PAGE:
The first real topic about prepping is to define the types of events to prepare for, the scale of potential events, and how these two variables affect someone’s planning and response.  The most common event type which people should prepare for are natural disasters.  Statistically, we are much more likely to face a natural disaster, either locally or regionally.  Recent examples are easy to come by. Katrina, Sandy, Arizona fires, Colorado floods, Oklahoma tornados, Florida hurricanes, California earthquakes, and the list really does go on.  Losing power at the worst possible moment can mean the difference between life and death.  The full list of variables are:


·         Scale of Event

o   Local

o   Regional

o   National

o   Global

·         Disaster Types

o   Natural Disaster

§  Tornado

§  Hurricane

§  Snow/Ice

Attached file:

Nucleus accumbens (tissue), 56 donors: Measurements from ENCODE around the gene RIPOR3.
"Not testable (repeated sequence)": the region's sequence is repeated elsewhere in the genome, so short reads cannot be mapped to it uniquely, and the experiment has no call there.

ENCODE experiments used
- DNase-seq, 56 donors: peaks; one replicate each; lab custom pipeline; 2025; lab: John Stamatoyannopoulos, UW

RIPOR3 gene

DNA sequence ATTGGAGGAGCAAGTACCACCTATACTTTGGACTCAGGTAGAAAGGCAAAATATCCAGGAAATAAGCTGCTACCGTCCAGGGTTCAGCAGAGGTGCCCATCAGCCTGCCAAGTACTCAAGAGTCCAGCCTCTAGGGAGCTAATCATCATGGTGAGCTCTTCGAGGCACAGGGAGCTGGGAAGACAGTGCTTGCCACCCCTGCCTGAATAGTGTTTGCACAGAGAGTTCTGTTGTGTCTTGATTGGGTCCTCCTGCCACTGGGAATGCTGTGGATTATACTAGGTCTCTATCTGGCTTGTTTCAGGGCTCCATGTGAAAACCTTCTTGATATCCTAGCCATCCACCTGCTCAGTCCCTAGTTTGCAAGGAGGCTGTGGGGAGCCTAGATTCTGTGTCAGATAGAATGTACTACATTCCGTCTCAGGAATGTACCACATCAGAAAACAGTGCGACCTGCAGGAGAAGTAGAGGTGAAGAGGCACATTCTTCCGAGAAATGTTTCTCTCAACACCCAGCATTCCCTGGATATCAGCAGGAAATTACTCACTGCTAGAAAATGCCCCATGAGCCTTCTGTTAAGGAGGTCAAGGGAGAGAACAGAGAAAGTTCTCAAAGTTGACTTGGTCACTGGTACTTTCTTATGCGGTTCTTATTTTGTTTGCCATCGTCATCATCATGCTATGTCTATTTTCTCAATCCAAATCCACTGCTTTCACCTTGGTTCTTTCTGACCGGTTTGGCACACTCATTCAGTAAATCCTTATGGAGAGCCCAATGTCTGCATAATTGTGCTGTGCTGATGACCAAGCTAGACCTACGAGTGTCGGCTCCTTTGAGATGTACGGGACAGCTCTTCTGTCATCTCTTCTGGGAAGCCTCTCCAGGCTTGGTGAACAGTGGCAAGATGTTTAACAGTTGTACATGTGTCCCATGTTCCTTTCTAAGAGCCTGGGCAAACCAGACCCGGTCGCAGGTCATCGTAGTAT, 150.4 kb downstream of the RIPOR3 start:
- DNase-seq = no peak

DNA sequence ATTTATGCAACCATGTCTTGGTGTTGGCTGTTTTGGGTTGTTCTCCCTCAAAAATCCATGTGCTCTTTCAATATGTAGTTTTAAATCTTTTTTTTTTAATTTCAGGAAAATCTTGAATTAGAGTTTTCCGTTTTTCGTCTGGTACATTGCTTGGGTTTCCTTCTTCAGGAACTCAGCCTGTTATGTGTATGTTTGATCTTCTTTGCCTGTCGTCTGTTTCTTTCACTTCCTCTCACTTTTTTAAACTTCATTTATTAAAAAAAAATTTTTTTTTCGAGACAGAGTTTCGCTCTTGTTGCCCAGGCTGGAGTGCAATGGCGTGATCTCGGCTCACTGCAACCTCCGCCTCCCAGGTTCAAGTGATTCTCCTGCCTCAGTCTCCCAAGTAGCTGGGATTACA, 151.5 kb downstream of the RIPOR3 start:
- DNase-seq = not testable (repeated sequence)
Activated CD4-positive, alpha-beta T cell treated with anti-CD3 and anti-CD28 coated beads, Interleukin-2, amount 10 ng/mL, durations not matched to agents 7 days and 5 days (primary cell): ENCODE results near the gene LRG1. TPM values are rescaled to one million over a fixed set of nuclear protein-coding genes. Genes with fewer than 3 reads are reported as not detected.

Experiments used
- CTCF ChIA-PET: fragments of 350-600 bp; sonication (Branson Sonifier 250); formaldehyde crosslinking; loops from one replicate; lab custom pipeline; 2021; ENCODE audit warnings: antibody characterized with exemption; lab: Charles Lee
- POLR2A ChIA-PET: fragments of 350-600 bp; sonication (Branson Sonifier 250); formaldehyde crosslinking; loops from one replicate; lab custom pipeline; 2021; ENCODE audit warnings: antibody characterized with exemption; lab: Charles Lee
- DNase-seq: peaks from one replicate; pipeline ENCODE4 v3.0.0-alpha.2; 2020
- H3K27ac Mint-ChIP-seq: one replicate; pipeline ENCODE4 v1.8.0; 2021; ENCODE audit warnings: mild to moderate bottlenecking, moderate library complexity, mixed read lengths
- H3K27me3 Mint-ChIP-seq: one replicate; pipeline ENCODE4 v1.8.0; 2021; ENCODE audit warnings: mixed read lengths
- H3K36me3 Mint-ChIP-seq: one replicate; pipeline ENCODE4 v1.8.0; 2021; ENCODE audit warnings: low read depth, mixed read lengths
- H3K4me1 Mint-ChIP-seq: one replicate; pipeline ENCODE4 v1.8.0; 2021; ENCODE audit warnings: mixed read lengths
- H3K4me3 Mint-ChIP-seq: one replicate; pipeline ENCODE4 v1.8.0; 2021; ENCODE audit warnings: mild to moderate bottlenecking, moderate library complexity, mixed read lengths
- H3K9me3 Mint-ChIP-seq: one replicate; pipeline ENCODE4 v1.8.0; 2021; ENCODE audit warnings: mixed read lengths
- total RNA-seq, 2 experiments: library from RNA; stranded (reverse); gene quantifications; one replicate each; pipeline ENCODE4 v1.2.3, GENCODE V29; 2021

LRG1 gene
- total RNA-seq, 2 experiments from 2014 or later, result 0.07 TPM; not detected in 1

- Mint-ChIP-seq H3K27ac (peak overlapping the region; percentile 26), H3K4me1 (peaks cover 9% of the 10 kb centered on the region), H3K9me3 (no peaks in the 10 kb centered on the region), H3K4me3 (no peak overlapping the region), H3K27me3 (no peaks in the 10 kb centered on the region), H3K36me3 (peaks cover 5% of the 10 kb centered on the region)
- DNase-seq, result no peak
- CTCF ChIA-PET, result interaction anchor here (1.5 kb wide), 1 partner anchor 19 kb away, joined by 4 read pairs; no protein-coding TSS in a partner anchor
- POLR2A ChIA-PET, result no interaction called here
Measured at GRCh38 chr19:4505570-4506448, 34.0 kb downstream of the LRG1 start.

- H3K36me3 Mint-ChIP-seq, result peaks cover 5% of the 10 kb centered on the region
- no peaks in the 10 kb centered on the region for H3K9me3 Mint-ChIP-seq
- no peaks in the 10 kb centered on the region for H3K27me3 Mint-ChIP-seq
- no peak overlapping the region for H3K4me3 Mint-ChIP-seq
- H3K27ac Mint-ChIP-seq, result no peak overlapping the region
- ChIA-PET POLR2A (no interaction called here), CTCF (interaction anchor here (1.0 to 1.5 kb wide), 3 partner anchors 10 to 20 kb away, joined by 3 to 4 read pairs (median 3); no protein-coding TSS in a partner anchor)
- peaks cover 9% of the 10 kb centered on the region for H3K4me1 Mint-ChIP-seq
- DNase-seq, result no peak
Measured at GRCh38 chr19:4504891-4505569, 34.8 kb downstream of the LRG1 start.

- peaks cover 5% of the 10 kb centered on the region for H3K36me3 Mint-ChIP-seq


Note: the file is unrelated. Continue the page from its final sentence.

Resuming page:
§  Flood

§  Tsunami

§  Fire

o   Astrological

§  Solar Flares

§  Asteroid/Meteor

o   Terrorist

§  Nuclear/Radiological

§  Biological

§  Chemical

§  EMP

§  Pandemic

§  Conventional explosive

o   Industrial Accident

§  Chemical

§  Biological

§  Nuclear/Radiological

§  Explosive

o   Civil Unrest

o   Economic Collapse

o   War

o   Pandemic


The average big box supermarket has 2-3 days worth of food on the shelf, but that doesn’t account for emergency shopping due to a disaster, where the store usually has about 6-12 hours worth of essentials.  The skills, plans, and gear needed to survive one event are very similar to what is needed to survive other events.